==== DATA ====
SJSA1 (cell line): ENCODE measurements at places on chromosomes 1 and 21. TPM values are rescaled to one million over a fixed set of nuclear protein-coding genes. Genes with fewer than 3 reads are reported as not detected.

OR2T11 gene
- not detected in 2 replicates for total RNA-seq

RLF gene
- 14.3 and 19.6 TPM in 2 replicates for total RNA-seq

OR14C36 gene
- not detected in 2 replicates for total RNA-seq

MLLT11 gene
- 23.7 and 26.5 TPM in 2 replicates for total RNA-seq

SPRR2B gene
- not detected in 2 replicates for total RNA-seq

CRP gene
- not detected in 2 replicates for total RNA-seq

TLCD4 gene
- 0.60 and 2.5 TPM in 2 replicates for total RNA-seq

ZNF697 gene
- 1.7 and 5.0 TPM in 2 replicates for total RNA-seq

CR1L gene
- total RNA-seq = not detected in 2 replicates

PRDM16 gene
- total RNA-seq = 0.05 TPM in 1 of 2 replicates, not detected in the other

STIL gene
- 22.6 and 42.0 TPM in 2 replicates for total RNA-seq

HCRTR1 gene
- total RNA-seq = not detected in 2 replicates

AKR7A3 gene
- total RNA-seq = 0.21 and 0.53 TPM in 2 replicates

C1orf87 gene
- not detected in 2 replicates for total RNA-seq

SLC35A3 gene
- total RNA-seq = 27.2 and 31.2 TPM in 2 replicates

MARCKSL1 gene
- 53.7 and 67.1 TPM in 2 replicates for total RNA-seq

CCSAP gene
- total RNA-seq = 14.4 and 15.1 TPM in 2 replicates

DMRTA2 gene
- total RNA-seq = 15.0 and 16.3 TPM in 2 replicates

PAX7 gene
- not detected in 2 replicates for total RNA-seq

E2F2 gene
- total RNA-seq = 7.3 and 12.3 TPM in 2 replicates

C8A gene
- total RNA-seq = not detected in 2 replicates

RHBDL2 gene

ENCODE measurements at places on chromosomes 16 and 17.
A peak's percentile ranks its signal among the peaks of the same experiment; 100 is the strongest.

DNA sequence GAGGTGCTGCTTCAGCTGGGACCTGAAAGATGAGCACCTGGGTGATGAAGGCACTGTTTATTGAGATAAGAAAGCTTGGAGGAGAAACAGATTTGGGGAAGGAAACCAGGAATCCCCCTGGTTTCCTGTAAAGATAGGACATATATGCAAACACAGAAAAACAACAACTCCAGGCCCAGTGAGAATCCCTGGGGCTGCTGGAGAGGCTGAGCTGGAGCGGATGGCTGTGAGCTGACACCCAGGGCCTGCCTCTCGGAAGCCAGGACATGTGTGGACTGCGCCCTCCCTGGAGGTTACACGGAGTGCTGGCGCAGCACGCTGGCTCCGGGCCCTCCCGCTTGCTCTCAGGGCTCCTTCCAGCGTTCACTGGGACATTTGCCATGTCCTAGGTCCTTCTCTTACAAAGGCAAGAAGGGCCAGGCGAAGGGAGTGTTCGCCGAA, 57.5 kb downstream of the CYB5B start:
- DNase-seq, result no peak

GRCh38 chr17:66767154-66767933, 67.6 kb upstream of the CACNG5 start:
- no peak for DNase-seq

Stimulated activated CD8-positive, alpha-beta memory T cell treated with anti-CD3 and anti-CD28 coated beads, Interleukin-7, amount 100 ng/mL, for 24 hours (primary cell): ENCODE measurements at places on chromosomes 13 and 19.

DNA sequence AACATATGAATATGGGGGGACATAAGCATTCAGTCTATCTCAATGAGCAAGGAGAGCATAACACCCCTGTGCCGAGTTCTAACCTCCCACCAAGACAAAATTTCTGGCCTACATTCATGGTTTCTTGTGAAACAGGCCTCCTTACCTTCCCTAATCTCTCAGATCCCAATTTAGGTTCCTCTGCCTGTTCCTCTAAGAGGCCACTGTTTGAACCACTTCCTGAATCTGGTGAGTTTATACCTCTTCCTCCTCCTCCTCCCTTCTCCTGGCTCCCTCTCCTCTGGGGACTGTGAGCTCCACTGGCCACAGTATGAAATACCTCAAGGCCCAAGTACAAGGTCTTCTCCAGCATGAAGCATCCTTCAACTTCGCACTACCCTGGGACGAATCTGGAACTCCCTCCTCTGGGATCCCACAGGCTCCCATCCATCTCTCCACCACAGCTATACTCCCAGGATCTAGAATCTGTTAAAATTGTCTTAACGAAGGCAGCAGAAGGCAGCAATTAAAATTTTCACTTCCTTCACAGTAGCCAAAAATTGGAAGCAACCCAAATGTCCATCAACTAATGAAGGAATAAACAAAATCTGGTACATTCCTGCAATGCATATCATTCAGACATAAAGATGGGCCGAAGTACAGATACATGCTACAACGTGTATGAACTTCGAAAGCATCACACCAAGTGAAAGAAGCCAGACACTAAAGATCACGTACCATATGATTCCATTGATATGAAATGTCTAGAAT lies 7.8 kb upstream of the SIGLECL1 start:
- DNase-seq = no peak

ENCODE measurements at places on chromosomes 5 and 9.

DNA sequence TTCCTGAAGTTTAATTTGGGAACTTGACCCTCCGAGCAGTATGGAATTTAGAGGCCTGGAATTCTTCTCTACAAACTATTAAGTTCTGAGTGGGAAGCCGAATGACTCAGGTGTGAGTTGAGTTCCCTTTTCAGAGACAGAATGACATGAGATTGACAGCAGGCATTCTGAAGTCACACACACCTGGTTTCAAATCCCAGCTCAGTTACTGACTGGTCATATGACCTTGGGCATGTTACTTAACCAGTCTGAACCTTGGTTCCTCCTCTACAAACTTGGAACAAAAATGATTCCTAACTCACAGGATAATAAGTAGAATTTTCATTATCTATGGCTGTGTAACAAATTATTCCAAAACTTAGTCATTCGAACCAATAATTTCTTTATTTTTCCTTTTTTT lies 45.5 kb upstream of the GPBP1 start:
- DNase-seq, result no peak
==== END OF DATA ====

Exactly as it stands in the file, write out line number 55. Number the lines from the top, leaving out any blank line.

DNA sequence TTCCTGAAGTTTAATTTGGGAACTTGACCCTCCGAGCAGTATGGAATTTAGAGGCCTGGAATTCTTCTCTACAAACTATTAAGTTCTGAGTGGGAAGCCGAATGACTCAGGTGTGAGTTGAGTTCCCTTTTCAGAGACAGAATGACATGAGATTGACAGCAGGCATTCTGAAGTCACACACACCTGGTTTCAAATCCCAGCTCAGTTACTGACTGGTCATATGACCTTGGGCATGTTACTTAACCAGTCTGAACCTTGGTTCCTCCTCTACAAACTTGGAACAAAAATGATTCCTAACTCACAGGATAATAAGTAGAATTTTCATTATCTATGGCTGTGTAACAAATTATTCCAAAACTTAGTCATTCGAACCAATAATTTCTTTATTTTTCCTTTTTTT lies 45.5 kb upstream of the GPBP1 start: